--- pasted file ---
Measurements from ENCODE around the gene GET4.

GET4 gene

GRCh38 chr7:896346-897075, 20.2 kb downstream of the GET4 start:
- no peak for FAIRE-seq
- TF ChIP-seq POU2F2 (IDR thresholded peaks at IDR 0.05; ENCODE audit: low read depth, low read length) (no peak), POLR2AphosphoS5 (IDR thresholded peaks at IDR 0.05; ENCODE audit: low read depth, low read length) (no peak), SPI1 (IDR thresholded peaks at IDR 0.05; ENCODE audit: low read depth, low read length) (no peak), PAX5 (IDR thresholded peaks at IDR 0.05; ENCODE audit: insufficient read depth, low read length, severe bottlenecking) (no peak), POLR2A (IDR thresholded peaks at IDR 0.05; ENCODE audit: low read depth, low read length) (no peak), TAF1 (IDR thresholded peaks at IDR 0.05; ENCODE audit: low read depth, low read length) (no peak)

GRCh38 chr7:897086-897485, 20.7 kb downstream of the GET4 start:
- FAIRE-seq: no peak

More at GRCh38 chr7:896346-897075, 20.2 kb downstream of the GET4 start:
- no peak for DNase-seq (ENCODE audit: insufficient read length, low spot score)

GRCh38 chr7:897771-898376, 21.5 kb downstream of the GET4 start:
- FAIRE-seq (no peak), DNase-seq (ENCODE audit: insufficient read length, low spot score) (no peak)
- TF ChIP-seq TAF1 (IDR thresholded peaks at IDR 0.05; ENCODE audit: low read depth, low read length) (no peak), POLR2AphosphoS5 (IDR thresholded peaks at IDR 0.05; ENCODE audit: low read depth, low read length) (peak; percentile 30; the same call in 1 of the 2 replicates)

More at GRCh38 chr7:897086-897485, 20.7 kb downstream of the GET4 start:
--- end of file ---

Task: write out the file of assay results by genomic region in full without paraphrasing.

Measurements from ENCODE around the gene GET4.

GET4 gene

GRCh38 chr7:896346-897075, 20.2 kb downstream of the GET4 start:
- no peak for FAIRE-seq
- TF ChIP-seq POU2F2 (IDR thresholded peaks at IDR 0.05; ENCODE audit: low read depth, low read length) (no peak), POLR2AphosphoS5 (IDR thresholded peaks at IDR 0.05; ENCODE audit: low read depth, low read length) (no peak), SPI1 (IDR thresholded peaks at IDR 0.05; ENCODE audit: low read depth, low read length) (no peak), PAX5 (IDR thresholded peaks at IDR 0.05; ENCODE audit: insufficient read depth, low read length, severe bottlenecking) (no peak), POLR2A (IDR thresholded peaks at IDR 0.05; ENCODE audit: low read depth, low read length) (no peak), TAF1 (IDR thresholded peaks at IDR 0.05; ENCODE audit: low read depth, low read length) (no peak)

GRCh38 chr7:897086-897485, 20.7 kb downstream of the GET4 start:
- FAIRE-seq: no peak

More at GRCh38 chr7:896346-897075, 20.2 kb downstream of the GET4 start:
- no peak for DNase-seq (ENCODE audit: insufficient read length, low spot score)

GRCh38 chr7:897771-898376, 21.5 kb downstream of the GET4 start:
- FAIRE-seq (no peak), DNase-seq (ENCODE audit: insufficient read length, low spot score) (no peak)
- TF ChIP-seq TAF1 (IDR thresholded peaks at IDR 0.05; ENCODE audit: low read depth, low read length) (no peak), POLR2AphosphoS5 (IDR thresholded peaks at IDR 0.05; ENCODE audit: low read depth, low read length) (peak; percentile 30; the same call in 1 of the 2 replicates)

More at GRCh38 chr7:897086-897485, 20.7 kb downstream of the GET4 start: